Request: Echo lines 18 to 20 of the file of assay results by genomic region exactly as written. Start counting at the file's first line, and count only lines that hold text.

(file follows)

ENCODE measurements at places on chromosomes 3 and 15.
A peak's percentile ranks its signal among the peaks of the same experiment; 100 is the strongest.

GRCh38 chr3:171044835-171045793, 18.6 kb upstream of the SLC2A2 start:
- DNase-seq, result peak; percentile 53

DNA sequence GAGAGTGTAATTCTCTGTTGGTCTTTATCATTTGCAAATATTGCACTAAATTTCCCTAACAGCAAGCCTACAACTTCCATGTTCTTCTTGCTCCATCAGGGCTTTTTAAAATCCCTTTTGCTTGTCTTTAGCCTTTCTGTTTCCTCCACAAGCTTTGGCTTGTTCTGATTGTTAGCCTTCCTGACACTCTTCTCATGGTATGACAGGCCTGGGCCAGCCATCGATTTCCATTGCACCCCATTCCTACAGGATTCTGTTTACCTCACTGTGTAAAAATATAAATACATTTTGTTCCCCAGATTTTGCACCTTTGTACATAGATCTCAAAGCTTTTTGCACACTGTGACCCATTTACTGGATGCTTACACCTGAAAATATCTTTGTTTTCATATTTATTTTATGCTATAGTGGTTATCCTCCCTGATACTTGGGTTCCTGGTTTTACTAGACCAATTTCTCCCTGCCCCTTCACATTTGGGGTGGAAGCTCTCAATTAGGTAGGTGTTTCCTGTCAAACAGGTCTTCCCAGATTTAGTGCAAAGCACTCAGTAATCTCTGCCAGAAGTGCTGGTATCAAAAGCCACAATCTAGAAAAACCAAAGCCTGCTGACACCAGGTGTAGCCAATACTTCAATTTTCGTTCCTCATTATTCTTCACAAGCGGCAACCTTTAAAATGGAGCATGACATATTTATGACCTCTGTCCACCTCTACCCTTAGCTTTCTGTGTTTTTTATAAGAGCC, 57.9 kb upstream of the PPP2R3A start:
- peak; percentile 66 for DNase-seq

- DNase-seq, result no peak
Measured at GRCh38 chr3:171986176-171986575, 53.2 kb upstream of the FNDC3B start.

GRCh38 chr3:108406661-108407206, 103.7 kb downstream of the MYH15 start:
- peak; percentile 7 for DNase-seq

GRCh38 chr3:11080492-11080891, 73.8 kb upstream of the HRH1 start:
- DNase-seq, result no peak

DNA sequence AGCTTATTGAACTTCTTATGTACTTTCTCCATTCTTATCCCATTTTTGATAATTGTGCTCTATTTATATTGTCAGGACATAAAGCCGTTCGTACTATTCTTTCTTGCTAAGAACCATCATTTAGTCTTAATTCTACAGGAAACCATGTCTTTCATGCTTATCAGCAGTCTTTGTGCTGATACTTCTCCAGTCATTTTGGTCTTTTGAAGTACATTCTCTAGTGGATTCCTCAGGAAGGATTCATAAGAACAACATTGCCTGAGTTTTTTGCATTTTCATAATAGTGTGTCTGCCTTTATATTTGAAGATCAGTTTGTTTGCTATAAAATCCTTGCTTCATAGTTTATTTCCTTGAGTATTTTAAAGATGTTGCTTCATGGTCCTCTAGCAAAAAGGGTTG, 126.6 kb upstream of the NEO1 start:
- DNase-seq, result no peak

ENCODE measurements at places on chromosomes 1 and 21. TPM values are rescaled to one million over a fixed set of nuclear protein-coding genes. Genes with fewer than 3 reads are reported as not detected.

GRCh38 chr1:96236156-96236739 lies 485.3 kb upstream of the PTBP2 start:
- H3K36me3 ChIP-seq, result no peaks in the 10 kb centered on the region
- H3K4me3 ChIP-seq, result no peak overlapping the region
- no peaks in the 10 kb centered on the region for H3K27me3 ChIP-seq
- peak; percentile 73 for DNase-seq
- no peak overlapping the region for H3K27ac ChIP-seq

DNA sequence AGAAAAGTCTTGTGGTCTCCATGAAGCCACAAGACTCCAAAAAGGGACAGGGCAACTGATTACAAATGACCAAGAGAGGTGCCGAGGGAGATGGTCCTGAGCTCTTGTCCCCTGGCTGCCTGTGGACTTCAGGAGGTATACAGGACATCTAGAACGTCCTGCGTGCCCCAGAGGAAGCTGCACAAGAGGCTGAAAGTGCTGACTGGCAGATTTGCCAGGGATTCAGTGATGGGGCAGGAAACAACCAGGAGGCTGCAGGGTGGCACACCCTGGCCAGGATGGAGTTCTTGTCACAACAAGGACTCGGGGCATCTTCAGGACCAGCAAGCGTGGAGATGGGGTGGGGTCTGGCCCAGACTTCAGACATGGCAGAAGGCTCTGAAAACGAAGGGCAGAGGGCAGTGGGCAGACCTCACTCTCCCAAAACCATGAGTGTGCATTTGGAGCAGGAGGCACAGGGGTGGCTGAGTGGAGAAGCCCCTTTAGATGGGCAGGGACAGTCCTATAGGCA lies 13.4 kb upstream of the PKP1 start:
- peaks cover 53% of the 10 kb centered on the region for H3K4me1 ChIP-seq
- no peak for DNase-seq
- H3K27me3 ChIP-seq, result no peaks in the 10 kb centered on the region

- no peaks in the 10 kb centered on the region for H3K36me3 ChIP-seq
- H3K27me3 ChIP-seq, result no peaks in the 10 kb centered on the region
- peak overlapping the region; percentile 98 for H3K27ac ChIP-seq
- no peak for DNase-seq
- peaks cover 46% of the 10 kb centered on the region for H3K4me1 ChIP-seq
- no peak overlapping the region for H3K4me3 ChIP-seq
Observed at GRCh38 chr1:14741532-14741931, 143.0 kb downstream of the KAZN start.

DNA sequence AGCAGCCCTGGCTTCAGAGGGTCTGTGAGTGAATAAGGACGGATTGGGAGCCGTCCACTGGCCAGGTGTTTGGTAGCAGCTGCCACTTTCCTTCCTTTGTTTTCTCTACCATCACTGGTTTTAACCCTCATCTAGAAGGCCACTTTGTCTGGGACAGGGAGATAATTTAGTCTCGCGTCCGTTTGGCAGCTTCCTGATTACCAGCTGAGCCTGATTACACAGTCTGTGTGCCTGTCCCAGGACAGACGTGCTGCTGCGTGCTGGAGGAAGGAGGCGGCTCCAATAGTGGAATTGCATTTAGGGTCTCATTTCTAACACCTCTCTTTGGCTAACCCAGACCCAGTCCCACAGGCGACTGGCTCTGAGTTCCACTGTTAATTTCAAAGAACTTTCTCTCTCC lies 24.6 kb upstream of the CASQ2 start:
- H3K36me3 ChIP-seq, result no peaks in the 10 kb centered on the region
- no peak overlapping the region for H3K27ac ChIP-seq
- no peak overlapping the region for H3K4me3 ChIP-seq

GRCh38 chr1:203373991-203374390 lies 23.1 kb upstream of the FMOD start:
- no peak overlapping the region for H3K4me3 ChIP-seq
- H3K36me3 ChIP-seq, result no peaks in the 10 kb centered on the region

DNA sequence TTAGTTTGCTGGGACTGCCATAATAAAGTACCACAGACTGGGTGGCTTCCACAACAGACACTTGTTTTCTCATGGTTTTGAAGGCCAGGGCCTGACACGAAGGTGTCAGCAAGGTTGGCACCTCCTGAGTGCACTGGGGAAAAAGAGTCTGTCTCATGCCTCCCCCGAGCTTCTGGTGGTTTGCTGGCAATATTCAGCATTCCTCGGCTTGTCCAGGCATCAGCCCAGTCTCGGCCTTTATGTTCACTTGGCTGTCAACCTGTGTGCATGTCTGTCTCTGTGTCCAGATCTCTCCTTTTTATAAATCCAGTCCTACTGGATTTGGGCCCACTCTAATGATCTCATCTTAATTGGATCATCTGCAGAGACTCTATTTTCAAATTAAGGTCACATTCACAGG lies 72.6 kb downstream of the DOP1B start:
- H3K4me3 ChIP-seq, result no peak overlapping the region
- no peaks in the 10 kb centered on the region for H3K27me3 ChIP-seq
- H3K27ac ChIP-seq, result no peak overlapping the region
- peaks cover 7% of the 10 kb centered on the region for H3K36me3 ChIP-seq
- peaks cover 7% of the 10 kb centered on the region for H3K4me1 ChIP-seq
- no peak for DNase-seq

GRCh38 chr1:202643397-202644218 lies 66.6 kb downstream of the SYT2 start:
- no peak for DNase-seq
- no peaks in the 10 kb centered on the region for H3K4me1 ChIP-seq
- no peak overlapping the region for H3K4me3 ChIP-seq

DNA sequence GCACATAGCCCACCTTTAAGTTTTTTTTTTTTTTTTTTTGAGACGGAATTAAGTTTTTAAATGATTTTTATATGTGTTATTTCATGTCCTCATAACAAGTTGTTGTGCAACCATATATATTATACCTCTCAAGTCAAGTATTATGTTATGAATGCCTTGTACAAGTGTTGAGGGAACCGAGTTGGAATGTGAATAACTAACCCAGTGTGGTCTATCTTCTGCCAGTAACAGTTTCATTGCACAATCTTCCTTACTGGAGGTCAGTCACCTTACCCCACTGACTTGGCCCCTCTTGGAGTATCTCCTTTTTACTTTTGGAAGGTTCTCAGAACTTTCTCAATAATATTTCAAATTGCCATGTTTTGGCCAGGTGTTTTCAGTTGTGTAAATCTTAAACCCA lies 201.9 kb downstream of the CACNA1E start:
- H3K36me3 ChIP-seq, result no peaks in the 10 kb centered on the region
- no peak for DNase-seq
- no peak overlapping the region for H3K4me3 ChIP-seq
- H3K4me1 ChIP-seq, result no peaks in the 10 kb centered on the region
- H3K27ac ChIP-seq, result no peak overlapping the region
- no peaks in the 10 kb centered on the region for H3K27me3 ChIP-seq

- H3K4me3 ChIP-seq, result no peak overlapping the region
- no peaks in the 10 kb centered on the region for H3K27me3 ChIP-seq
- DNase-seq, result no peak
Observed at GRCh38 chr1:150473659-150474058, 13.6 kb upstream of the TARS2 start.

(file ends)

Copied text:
- H3K4me3 ChIP-seq, result no peak overlapping the region
- no peaks in the 10 kb centered on the region for H3K27me3 ChIP-seq
- peak; percentile 73 for DNase-seq